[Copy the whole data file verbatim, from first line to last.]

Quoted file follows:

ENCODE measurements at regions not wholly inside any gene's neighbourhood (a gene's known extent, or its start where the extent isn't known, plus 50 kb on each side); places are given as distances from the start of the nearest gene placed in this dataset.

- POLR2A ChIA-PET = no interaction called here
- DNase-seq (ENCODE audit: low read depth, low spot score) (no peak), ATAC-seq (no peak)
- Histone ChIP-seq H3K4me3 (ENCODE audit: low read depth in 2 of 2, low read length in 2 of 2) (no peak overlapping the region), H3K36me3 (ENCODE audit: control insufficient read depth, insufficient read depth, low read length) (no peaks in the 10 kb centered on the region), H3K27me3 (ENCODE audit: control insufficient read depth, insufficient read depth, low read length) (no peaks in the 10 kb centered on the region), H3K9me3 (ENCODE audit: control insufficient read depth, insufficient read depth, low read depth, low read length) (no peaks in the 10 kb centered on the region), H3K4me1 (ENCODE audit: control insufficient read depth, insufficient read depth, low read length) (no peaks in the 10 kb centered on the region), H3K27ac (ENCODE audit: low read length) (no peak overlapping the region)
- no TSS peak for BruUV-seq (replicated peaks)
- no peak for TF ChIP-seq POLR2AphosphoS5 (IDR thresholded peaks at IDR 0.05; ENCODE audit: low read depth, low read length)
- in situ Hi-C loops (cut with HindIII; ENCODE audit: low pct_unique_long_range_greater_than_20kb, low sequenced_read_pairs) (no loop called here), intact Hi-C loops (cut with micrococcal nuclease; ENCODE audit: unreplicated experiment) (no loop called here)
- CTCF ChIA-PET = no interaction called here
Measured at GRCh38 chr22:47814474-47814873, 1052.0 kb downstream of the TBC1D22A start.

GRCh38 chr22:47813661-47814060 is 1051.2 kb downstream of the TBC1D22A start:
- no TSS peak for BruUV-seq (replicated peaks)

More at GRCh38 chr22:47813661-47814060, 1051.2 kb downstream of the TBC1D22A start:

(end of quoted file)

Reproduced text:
ENCODE measurements at regions not wholly inside any gene's neighbourhood (a gene's known extent, or its start where the extent isn't known, plus 50 kb on each side); places are given as distances from the start of the nearest gene placed in this dataset.

- POLR2A ChIA-PET = no interaction called here
- DNase-seq (ENCODE audit: low read depth, low spot score) (no peak), ATAC-seq (no peak)
- Histone ChIP-seq H3K4me3 (ENCODE audit: low read depth in 2 of 2, low read length in 2 of 2) (no peak overlapping the region), H3K36me3 (ENCODE audit: control insufficient read depth, insufficient read depth, low read length) (no peaks in the 10 kb centered on the region), H3K27me3 (ENCODE audit: control insufficient read depth, insufficient read depth, low read length) (no peaks in the 10 kb centered on the region), H3K9me3 (ENCODE audit: control insufficient read depth, insufficient read depth, low read depth, low read length) (no peaks in the 10 kb centered on the region), H3K4me1 (ENCODE audit: control insufficient read depth, insufficient read depth, low read length) (no peaks in the 10 kb centered on the region), H3K27ac (ENCODE audit: low read length) (no peak overlapping the region)
- no TSS peak for BruUV-seq (replicated peaks)
- no peak for TF ChIP-seq POLR2AphosphoS5 (IDR thresholded peaks at IDR 0.05; ENCODE audit: low read depth, low read length)
- in situ Hi-C loops (cut with HindIII; ENCODE audit: low pct_unique_long_range_greater_than_20kb, low sequenced_read_pairs) (no loop called here), intact Hi-C loops (cut with micrococcal nuclease; ENCODE audit: unreplicated experiment) (no loop called here)
- CTCF ChIA-PET = no interaction called here
Measured at GRCh38 chr22:47814474-47814873, 1052.0 kb downstream of the TBC1D22A start.

GRCh38 chr22:47813661-47814060 is 1051.2 kb downstream of the TBC1D22A start:
- no TSS peak for BruUV-seq (replicated peaks)

More at GRCh38 chr22:47813661-47814060, 1051.2 kb downstream of the TBC1D22A start: